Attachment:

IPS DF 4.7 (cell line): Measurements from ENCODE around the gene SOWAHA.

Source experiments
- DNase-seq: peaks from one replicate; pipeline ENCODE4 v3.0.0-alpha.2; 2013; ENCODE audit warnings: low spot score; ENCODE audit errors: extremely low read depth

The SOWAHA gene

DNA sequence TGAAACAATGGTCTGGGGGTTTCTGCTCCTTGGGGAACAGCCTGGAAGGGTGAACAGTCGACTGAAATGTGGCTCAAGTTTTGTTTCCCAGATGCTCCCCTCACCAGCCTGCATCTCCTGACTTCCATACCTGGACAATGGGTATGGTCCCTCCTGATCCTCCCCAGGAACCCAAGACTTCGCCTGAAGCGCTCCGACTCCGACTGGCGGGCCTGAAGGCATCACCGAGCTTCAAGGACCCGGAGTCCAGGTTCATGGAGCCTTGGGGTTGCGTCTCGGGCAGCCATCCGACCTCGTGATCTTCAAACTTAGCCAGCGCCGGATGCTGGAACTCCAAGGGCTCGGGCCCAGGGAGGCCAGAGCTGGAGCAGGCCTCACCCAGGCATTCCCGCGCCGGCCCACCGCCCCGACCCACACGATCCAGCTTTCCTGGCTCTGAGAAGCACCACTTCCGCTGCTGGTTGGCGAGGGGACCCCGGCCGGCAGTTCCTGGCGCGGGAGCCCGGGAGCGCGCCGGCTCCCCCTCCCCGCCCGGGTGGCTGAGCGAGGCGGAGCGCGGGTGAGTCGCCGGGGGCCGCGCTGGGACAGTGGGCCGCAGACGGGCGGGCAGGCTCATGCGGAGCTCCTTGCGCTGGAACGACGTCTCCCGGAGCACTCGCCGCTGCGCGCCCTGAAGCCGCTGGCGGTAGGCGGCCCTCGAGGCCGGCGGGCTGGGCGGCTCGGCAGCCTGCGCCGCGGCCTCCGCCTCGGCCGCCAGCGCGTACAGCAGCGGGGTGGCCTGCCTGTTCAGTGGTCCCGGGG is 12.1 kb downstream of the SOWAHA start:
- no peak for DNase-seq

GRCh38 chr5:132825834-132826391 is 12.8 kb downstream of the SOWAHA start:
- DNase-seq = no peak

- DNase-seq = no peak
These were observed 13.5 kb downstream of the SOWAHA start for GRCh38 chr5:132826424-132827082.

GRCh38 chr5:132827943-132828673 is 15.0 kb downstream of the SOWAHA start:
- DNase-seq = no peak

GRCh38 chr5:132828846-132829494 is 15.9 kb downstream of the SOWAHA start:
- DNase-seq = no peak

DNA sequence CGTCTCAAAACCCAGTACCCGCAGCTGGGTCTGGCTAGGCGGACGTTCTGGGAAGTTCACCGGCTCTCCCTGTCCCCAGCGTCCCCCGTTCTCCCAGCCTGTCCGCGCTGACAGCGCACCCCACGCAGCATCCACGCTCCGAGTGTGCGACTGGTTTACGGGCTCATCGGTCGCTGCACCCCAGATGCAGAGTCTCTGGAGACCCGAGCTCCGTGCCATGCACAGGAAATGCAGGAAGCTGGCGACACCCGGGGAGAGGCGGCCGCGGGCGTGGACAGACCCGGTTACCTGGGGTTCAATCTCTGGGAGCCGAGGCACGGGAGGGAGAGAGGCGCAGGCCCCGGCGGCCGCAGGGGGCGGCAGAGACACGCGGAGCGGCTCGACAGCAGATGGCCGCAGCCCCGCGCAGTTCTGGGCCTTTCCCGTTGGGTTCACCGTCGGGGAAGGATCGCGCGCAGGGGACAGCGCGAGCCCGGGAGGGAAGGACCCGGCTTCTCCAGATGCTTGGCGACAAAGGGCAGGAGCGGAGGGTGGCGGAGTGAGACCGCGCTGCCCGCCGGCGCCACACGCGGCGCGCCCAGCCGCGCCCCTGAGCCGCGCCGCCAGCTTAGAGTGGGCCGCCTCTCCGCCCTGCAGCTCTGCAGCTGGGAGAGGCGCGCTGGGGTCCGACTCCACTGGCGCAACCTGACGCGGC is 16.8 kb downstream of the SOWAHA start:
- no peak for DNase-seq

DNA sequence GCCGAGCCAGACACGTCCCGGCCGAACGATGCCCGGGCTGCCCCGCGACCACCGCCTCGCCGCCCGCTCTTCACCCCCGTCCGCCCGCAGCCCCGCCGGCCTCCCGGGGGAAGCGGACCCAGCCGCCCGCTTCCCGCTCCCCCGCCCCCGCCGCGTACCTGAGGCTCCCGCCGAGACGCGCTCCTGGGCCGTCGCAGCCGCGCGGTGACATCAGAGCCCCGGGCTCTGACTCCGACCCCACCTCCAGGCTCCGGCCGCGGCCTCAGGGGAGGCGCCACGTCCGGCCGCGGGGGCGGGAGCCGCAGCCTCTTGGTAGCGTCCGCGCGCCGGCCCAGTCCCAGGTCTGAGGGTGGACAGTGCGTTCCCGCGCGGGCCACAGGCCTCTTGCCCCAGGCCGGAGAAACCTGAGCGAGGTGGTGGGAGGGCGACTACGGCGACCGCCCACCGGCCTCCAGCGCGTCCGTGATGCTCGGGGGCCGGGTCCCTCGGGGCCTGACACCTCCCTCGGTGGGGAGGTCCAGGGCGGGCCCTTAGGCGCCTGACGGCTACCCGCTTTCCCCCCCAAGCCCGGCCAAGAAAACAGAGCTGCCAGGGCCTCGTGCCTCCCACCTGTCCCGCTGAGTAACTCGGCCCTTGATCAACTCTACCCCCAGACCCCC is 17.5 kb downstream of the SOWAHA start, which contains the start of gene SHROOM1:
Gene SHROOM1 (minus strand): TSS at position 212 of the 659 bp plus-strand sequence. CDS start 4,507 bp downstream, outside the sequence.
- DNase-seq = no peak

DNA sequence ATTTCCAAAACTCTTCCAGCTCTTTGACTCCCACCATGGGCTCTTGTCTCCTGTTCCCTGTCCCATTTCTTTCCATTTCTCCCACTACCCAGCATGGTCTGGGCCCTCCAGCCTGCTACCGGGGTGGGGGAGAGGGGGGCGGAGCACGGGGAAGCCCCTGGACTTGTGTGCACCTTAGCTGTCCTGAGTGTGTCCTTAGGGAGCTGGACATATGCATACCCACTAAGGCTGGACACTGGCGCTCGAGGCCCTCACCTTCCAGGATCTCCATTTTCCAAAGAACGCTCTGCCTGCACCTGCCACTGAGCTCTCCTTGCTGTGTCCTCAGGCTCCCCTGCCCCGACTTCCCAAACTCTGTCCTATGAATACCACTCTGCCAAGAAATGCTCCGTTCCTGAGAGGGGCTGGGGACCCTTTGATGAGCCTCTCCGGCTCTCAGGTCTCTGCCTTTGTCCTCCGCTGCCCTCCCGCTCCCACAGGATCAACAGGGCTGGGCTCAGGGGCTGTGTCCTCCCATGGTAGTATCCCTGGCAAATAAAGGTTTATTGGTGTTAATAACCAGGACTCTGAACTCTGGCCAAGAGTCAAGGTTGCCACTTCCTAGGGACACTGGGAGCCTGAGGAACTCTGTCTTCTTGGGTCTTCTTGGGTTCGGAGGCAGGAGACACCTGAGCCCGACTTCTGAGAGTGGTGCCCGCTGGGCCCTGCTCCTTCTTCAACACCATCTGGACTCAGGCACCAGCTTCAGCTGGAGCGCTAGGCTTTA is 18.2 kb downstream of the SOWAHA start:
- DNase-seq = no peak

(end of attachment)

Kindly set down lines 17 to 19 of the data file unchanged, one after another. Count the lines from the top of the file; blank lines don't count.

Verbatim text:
DNA sequence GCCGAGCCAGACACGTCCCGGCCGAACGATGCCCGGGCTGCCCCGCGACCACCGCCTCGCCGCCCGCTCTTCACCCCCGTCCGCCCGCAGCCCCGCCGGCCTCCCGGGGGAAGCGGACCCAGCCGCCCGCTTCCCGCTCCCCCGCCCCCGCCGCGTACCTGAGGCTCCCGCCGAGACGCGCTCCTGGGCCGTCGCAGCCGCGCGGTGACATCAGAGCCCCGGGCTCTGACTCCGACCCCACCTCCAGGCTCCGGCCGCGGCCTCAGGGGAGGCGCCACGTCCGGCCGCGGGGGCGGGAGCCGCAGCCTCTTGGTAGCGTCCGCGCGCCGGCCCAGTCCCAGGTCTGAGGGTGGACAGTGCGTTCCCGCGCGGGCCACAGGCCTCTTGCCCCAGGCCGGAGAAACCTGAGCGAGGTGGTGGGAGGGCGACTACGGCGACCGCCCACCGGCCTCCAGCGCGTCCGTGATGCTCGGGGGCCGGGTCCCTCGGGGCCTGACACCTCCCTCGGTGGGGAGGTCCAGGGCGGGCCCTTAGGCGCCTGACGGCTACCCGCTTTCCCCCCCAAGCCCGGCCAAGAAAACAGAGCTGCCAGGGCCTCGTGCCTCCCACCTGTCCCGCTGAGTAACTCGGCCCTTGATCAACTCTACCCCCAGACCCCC is 17.5 kb downstream of the SOWAHA start, which contains the start of gene SHROOM1:
Gene SHROOM1 (minus strand): TSS at position 212 of the 659 bp plus-strand sequence. CDS start 4,507 bp downstream, outside the sequence.
- DNase-seq = no peak